It might have been expected that Donald Creighton's imperial toryism would have been relished the orotund language of the Treaty discussions, with their promises made in the name of the Great Queen Victoria herself. However, Creighton was attracted, even addicted, to pageant, and he possessed a romantic skill in the evocation of symbolic events. His influential Dominion of the North, first published in 1944, saw the opening of the prairies entirely (if briefly) in terms of the arrival of the Mounted Police, their scarlet tunics "deliberately adopted to assure the Indians that the honour of the force was the honour and fair dealing which they had associated with the British red-coats." ("it was not long before the chiefs were properly grateful for their new peace and security.... The old order was gone forever". Maybe that was true, comments Creighton's biographer, but it is noteworthy that he did not waste "an ounce of sympathy" on the fate of Aboriginal people.) With his encyclopaedic knowledge of Canada's history, Creighton surely knew about the Treaties. Indeed, he quoted Crowfoot's praise for the Mounted Police, without noting that it was uttered during negotiations for Treaty 7. But the notion of any form of Aboriginal consent did not fit with a narrative centred upon their appreciative acceptance of white benevolence.[10] Neither in his 1957 revision of Dominion of the North, nor in his much shorter The Story of Canada in 1959 did Creighton remedy the deficiency. In 1970, he made a final attempt at a general survey, in Canada's First Century, 1867-1967. An embittered account of the abandonment – as he saw it – of the ideals of the Fathers of Confederation, it acknowledged the Treaties, but fitted them into a single sentence, part of a narrative emphasising once again that "Canadian westward movement was a planned and directed process. ... During the 1870s, the Canadian government negotiated a series of treaties by which the western Indian tribes surrendered their original title to the land in exchange for reserves."[11] While preferable to his earlier silence, this brief sentence simplified the terms of the Treaties, and failed to clarify two other important points: no deals were struck in mainland British Columbia (a province that rarely appears in Creighton's writings), and the nature of indigenous "Aboriginal title" was strategically undefined.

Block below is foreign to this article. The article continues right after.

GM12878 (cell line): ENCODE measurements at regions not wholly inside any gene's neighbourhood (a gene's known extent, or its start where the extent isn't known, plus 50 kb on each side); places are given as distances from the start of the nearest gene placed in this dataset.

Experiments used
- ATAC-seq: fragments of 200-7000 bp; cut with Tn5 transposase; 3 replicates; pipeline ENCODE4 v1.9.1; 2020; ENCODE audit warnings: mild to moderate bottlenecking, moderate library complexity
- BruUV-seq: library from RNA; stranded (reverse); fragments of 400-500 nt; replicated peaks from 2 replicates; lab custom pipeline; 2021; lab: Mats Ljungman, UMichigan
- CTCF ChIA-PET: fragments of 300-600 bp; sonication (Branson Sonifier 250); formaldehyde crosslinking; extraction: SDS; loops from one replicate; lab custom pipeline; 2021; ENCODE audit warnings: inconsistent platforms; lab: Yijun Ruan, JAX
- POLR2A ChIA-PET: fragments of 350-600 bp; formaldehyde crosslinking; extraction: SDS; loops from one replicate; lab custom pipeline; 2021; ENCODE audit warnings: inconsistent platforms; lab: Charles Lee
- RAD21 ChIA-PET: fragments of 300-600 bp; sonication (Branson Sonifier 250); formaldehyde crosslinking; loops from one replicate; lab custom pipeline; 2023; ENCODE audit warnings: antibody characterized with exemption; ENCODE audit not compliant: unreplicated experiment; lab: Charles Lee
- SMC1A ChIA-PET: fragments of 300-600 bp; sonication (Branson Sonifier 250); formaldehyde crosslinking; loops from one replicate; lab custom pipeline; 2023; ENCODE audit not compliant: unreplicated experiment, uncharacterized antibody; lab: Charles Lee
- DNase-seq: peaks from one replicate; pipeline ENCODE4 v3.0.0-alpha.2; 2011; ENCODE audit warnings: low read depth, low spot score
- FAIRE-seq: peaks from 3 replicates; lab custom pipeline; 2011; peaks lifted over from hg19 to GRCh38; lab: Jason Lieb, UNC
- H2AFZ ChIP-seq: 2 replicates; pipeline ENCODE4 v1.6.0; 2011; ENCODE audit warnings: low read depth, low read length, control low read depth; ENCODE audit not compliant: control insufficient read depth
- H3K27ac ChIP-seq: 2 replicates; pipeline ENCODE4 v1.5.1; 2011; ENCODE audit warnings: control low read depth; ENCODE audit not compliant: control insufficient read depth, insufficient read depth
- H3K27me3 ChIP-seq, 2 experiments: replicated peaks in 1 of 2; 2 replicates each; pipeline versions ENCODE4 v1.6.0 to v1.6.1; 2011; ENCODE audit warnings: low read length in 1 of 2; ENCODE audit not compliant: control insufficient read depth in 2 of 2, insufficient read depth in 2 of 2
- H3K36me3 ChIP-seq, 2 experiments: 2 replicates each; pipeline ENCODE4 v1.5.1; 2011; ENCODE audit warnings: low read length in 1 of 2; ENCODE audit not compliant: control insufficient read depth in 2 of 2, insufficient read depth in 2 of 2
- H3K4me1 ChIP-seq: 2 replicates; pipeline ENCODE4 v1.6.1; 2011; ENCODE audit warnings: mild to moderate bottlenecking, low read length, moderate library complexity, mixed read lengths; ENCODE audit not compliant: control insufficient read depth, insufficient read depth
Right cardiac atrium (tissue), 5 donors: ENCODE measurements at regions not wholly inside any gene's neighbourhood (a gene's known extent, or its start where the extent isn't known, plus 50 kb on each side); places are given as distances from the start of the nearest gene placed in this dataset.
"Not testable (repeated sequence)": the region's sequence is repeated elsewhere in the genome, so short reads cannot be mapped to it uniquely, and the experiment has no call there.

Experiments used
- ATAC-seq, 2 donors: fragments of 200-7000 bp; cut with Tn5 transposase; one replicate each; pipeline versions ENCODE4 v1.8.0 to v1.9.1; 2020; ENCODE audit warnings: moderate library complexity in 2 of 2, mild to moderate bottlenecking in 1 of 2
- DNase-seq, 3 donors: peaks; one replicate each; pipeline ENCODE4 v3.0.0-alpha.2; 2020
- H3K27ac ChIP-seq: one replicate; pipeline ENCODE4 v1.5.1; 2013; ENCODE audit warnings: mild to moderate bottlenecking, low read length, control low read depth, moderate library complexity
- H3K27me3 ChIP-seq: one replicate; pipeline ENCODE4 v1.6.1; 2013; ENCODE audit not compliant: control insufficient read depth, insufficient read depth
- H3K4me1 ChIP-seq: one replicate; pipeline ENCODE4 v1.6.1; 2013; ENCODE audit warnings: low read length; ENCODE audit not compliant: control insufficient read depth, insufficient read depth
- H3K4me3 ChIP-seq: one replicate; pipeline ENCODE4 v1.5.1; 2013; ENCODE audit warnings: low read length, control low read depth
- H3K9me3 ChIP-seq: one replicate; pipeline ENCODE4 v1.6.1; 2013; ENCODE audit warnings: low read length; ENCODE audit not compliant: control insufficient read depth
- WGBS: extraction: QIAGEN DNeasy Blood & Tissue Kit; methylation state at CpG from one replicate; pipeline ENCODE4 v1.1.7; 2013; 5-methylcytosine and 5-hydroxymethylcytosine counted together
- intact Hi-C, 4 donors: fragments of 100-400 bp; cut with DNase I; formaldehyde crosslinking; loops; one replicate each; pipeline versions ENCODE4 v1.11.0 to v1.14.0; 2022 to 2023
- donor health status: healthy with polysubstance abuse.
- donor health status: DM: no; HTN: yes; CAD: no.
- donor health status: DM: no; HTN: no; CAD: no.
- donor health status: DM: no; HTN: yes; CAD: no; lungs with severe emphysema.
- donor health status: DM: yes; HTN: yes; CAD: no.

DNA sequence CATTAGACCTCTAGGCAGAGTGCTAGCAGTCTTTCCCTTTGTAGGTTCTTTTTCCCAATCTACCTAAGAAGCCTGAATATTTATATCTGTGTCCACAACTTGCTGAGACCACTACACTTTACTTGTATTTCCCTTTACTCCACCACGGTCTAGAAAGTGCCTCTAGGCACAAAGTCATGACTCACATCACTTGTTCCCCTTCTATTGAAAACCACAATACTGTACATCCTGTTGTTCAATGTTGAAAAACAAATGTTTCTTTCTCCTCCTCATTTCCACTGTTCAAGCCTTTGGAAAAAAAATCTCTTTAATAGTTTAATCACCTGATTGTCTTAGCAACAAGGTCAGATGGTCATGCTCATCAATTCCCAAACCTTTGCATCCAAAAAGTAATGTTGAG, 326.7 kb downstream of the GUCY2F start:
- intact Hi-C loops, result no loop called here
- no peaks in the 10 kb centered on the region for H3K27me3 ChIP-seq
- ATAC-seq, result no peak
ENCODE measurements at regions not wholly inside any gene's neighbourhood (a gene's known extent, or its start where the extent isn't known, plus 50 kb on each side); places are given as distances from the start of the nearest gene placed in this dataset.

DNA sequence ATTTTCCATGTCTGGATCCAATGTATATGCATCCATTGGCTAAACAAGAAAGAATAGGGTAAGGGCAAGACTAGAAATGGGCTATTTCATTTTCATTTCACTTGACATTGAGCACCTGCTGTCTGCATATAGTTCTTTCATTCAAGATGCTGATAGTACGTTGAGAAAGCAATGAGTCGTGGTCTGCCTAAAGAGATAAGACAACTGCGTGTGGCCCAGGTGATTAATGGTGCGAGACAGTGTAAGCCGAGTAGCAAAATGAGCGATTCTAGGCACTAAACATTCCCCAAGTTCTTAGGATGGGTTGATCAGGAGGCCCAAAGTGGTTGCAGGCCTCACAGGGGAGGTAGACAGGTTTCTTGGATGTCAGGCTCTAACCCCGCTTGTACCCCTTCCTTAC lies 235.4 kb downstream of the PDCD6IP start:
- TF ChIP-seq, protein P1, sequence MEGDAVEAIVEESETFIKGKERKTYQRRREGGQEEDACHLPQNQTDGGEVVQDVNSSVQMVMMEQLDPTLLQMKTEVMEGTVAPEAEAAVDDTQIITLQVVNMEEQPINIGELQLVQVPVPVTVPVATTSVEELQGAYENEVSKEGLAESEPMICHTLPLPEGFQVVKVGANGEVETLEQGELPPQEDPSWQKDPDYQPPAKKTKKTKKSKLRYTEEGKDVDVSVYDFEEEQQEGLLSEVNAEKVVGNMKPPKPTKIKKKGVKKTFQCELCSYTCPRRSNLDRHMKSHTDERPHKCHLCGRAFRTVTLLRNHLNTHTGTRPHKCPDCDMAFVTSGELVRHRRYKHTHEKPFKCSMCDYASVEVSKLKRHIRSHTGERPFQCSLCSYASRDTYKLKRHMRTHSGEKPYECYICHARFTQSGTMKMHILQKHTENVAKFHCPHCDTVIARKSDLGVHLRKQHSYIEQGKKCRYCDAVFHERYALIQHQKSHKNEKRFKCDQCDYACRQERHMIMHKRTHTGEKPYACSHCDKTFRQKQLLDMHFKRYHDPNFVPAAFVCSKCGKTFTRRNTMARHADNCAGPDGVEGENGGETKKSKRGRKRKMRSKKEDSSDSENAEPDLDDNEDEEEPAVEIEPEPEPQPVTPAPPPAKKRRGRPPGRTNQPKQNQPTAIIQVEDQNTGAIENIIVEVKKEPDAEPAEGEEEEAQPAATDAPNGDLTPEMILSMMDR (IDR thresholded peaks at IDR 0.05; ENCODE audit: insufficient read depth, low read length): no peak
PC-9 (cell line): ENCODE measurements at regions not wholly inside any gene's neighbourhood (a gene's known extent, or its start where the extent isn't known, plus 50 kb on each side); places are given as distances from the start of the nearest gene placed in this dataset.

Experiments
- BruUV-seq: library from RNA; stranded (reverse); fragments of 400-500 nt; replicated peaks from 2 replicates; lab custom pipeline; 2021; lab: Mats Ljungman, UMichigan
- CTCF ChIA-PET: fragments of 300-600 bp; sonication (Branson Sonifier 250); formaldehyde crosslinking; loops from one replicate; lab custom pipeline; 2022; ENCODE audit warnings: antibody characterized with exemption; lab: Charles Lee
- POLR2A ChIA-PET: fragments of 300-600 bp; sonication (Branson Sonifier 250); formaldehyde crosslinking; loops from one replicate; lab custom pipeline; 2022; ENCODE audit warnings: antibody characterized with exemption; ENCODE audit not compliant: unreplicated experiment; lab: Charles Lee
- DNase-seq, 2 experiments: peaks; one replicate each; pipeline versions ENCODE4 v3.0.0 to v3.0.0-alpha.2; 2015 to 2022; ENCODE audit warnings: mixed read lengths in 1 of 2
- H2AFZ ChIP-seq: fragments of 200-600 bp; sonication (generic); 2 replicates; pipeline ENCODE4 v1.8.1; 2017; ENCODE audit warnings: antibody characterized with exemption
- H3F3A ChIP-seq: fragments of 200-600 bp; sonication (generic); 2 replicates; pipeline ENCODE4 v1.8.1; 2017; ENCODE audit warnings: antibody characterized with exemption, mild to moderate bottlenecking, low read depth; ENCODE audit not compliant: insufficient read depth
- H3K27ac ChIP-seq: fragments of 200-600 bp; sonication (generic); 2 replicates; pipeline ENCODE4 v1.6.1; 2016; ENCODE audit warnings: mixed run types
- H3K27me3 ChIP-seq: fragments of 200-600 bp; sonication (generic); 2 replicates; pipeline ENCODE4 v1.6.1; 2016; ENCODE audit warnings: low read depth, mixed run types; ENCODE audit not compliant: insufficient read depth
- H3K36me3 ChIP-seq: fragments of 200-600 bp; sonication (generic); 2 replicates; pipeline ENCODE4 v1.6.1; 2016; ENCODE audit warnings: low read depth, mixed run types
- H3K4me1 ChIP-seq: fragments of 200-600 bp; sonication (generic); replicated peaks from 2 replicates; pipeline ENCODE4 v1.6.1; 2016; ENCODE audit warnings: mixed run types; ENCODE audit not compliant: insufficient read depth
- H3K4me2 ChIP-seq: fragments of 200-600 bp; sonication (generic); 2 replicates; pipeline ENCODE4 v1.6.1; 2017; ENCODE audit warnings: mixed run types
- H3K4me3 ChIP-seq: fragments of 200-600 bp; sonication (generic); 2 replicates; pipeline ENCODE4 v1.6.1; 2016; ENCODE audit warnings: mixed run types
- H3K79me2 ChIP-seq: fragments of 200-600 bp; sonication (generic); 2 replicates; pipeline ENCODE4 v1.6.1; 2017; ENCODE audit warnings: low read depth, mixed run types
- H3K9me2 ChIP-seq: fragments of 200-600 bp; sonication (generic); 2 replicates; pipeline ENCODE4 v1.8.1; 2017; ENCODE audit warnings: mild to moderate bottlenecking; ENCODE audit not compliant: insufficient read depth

Creighton did at least briefly touch upon the fate of indigenous people on the prairies, and eventually even mentioned the Treaties. To judge from the extensive text of Arthur Lower's Colony to Nation: a History of Canada, first published in 1946, First Nations vanished from the History of British North America in 1815, when the Treaty of Ghent abandoned any idea of an Indian buffer state, thereby ensuring that "[t]he running sore of Indian question" ceased to trouble relations with the United States. Native people reappeared in a single sentence seventy years later, embedded in an account of the Metis rebellion of 1885. "Some help was received [by the Metis] from the Indians, and at one time it looked as if the whole West might be in flame." This enigmatic statement would seem to prompt many questions. Why were "the Indians" discontented? Why were they either unable or unwilling to organise and support a general uprising?[12] Successive editions of this popular and influential textbook made no mention of the Treaties. Yet from 1929 to 1947, Lower was a professor in Winnipeg. The preface to his first edition was written from "Shining Tree", a summer cottage on the Lake of the Woods, part of the area ceded in Treaty 3. Lower enjoyed good relations with his Ojibwa neighbours. They not only made him an honorary chief, but named him Kikugaygawbigoneden, "The Recorder of His People's Tradition."[13] Unfortunately, he made no attempt to record their own.